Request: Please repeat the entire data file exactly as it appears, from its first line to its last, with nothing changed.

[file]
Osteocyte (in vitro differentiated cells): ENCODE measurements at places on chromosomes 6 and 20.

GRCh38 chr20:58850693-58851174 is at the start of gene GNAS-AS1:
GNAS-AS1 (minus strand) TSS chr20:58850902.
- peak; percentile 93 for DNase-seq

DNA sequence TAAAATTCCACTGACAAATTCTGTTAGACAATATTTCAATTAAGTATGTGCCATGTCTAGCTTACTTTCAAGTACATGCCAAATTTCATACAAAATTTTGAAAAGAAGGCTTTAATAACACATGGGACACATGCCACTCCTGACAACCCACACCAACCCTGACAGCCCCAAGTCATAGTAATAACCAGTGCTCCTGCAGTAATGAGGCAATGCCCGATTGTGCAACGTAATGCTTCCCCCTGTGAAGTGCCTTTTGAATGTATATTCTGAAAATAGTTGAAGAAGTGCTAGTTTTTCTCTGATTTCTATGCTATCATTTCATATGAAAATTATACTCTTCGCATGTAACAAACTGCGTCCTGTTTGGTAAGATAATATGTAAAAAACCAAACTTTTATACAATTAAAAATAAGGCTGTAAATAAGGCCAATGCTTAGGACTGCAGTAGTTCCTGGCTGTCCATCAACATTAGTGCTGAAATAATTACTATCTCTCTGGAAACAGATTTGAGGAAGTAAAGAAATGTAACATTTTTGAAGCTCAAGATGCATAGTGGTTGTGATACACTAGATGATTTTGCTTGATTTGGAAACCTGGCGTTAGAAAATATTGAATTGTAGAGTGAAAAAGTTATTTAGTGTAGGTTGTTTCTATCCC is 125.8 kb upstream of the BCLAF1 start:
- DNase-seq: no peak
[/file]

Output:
Osteocyte (in vitro differentiated cells): ENCODE measurements at places on chromosomes 6 and 20.

GRCh38 chr20:58850693-58851174 is at the start of gene GNAS-AS1:
GNAS-AS1 (minus strand) TSS chr20:58850902.
- peak; percentile 93 for DNase-seq

DNA sequence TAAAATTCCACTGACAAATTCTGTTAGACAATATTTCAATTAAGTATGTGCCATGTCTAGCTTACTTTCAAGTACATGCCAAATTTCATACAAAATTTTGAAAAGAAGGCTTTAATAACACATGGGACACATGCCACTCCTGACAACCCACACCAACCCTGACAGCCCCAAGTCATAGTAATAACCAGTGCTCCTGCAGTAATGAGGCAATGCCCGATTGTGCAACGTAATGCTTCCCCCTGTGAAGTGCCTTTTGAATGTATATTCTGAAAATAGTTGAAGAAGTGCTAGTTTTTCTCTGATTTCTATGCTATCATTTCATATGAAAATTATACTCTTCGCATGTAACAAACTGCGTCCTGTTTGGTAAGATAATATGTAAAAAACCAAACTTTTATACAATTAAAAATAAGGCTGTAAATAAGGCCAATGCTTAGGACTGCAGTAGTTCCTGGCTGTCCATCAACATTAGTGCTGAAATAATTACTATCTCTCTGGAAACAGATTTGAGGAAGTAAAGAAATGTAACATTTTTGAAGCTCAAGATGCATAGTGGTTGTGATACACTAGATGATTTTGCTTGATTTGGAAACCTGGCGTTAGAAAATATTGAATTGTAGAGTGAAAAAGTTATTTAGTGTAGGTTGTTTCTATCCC is 125.8 kb upstream of the BCLAF1 start:
- DNase-seq: no peak